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7 Social Media Best Practices for a Happy Online Community

15th April 2016
Frog with a megaphone.

Your social profiles offer you limitless opportunities to delight, inspire, and grow your online audience while helping you drive sales, raise awareness, build your brand, or achieve whatever goals you've set. Social networks are great tools for promotion, customer service, competitor monitoring, social listening, and customer insights. You can use them to create rich communities of engaged followers. However, there are some best practices that you should follow, or you could risk losing followers, creating negative experiences, or alienating potential customers. One ill-thought-through post could undo a lot of the hard work you put into building your brand. So, here are 7 best practices that should help keep your community happy and your brand reputation secure.

1) Don't rant about your customers.

Apart from being highly unprofessional, this sends a message to potential customers that they could one day be the target of your fury. Bad language is an instant turn off and should have no place on a business profile, otherwise you may find a swift decline in followers. Think about the message your posts send about your business. If your brand is supposed to excel at customer service, ranting about demanding customers will undermine that association. In short, if you don't want to jeopardise the reputation of your business, do not post in anger.

2) Avoid politics.

Unless you're a party candidate trying to rally support, steer clear of politics. There is no reason why a bookshop, high street cafe, or underwear vendor should get involved in political debates. If it's not relevant to your brand, products or services then it really doesn't need to appear on your business profile. Do your customers really need to know your stance on wind farms? All you will achieve is the alienation of customers who take offence at you calling 'x' a wally. You may find your follower count takes quite a hit. Remember, some of your best customers may see things differently so best take the discussion elsewhere.

3) Reply to people.

Social networks should be social places. The clue is in the name. What you want is for people to engage (like, comment, share) with your content, but don't neglect your duties to acknowledge, reply and share in return. If someone makes time to comment on your post, good or bad, you must reply. It would be bad practice not to. Customer engagements are an opportunity to deliver good customer service and manage your brand reputation. A swift and courteous response to a negative comment can turn it into a positive experience, help get the issue resolved, and keep your reputation intact. If someone says you're doing a great job, acknowledge them and make them feel valued. If they post content to your page, re-share it and put the spotlight on them. Demonstrate that you care about your customers.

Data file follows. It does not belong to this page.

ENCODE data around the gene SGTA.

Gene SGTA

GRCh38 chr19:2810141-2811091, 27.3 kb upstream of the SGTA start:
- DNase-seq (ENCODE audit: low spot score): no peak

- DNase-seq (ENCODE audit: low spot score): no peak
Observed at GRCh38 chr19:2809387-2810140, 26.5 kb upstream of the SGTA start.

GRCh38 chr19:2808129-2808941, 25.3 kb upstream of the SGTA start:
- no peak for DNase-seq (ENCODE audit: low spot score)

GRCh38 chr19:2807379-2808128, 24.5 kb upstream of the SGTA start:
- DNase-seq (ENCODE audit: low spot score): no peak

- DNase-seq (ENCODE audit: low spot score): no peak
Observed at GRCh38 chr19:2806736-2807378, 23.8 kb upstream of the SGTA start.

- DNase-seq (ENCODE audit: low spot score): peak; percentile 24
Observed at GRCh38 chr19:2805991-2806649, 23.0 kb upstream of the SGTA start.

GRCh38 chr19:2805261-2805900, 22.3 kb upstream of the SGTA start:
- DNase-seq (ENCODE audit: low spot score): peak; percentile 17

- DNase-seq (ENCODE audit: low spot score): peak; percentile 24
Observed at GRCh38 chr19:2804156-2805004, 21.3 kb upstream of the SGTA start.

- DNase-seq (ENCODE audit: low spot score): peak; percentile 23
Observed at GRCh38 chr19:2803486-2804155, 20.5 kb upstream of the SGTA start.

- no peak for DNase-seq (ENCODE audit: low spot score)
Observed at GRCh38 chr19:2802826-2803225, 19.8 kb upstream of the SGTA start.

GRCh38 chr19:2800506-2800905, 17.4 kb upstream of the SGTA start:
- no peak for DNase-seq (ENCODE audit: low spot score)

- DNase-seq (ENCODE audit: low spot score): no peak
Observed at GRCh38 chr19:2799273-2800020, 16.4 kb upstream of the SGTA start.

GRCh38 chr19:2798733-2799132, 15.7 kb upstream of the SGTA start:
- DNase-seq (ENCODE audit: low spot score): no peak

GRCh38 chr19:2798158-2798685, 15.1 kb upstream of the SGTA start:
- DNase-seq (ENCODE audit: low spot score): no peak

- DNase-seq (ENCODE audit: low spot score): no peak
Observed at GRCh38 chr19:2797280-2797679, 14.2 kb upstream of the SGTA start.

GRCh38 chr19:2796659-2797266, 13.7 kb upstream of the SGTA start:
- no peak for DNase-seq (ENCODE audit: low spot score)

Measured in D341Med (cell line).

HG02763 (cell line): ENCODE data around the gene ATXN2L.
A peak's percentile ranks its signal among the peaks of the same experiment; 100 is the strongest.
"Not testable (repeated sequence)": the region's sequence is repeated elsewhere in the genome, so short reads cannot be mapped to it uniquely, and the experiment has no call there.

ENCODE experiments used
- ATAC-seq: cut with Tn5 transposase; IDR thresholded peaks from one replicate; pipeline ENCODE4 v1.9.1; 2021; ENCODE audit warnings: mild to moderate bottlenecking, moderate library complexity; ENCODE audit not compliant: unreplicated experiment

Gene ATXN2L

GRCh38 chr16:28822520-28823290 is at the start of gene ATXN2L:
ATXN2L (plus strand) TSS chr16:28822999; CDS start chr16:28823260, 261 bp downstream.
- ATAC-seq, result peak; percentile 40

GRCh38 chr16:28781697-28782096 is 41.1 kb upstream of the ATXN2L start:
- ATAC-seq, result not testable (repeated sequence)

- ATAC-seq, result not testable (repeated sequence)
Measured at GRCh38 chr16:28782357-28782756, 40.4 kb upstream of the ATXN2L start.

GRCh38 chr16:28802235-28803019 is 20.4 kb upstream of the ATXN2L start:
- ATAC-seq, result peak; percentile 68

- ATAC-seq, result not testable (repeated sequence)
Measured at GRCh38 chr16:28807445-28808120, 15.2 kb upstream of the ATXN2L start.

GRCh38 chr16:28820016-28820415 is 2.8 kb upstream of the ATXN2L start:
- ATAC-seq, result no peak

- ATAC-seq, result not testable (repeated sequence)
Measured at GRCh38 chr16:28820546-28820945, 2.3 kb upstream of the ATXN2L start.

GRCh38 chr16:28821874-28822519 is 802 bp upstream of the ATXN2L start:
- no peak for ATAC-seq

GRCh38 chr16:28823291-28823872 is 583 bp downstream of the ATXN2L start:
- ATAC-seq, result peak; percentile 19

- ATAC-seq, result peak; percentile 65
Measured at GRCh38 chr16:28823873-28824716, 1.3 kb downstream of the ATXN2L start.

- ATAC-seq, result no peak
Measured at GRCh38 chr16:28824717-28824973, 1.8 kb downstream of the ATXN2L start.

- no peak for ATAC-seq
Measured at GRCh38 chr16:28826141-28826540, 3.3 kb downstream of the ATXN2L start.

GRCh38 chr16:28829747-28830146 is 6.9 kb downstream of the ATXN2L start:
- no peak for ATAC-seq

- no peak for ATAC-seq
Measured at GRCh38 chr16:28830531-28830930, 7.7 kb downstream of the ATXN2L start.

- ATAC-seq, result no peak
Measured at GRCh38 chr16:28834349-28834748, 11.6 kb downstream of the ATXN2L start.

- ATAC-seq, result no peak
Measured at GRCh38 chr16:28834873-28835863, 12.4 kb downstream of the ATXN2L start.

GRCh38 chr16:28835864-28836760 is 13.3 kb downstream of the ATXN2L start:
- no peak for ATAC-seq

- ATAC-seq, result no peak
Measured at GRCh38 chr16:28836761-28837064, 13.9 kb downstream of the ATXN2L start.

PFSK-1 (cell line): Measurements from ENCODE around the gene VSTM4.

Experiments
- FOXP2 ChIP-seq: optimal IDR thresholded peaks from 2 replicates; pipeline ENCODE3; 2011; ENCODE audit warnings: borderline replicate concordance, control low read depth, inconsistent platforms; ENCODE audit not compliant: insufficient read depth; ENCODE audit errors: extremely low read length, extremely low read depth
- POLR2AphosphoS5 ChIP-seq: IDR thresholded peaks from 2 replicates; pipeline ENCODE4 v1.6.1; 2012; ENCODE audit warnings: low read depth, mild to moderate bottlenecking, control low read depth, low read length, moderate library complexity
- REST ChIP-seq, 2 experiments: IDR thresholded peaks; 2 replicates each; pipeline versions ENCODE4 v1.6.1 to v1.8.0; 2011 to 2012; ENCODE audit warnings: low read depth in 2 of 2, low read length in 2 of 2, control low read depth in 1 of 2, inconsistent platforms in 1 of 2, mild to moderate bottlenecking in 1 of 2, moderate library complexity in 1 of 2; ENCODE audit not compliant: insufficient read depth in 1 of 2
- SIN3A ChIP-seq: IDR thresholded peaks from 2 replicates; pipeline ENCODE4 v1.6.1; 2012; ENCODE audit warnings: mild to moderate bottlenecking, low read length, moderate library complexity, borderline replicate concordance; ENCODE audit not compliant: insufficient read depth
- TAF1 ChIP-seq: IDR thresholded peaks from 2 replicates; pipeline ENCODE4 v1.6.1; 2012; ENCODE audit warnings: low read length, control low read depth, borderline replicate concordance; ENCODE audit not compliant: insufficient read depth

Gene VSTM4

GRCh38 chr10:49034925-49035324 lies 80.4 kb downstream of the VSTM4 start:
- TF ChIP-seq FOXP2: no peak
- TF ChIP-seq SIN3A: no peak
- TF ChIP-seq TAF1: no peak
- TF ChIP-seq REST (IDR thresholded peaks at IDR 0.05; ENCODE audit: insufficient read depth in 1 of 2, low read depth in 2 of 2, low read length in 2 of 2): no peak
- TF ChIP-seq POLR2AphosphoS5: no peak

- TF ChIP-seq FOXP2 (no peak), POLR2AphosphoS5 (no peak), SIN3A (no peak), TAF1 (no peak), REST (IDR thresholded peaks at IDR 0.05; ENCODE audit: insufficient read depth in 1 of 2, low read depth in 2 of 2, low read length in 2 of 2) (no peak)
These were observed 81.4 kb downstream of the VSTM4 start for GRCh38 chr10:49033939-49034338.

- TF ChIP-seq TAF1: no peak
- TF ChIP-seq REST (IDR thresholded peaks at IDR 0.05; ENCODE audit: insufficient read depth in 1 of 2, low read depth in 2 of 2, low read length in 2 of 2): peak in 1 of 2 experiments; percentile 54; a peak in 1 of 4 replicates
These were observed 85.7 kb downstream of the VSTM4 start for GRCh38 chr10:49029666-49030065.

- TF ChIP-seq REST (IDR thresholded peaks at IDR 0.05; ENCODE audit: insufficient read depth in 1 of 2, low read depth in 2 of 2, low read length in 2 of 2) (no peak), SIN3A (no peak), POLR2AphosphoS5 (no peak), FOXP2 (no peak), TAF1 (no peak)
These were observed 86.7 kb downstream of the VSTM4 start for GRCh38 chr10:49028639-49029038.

4) Don't make it all about you.

Why should anyone share your content if you don't return the favour? If all of your posts are about you, then you are missing opportunities to generate goodwill with potential brand advocates, and you aren't nurturing relationships with potential influencers who could be directing people to your content. Spread the love.

5) Don't just sell, sell, sell.

No one likes a pushy salesperson. If all of your posts include the phrases 'buy now', 'book now' or 'call now', then you may want to balance your content so that it isn't excessively promotional. People's time is valuable. They won't give it to you if all you have to say is 'buy my stuff'. If you want people to stop and pay attention, your content must offer them some value. It should answer their questions, help them solve problems, and be tailored to their interests and needs. If people begin to associate your brand with valuable content, they may be more attentive to the odd promotion now and then.

6) Don't mislead people.

This really annoys people and won't do your brand any favours. We've all clicked on posts that promise life-changing revelations, ultimate hacks that will dramatically improve 'x', the 10 most hilarious videos of all time etc. Most of the time the content doesn't live up to the hype. So if you clickbait someone and then deliver mediocre content, the experience they are left with is negative and potentially damaging for your brand.

7) Be consistent with your brand.

If you post plumbing tips on Monday, a cat video on Tuesday, and share a blog post about motorbikes on Wednesday, you will confuse your audience. They'll be wondering, if they follow you, will they see lots of content they're not interested in? Think about your goals. Are you trying to sell your services and establish a reputation as an authority on a particular subject? Then keep your posts on topic and consistent with your brand. This will help your audience know what to expect from you and should reassure them that following you is a good idea.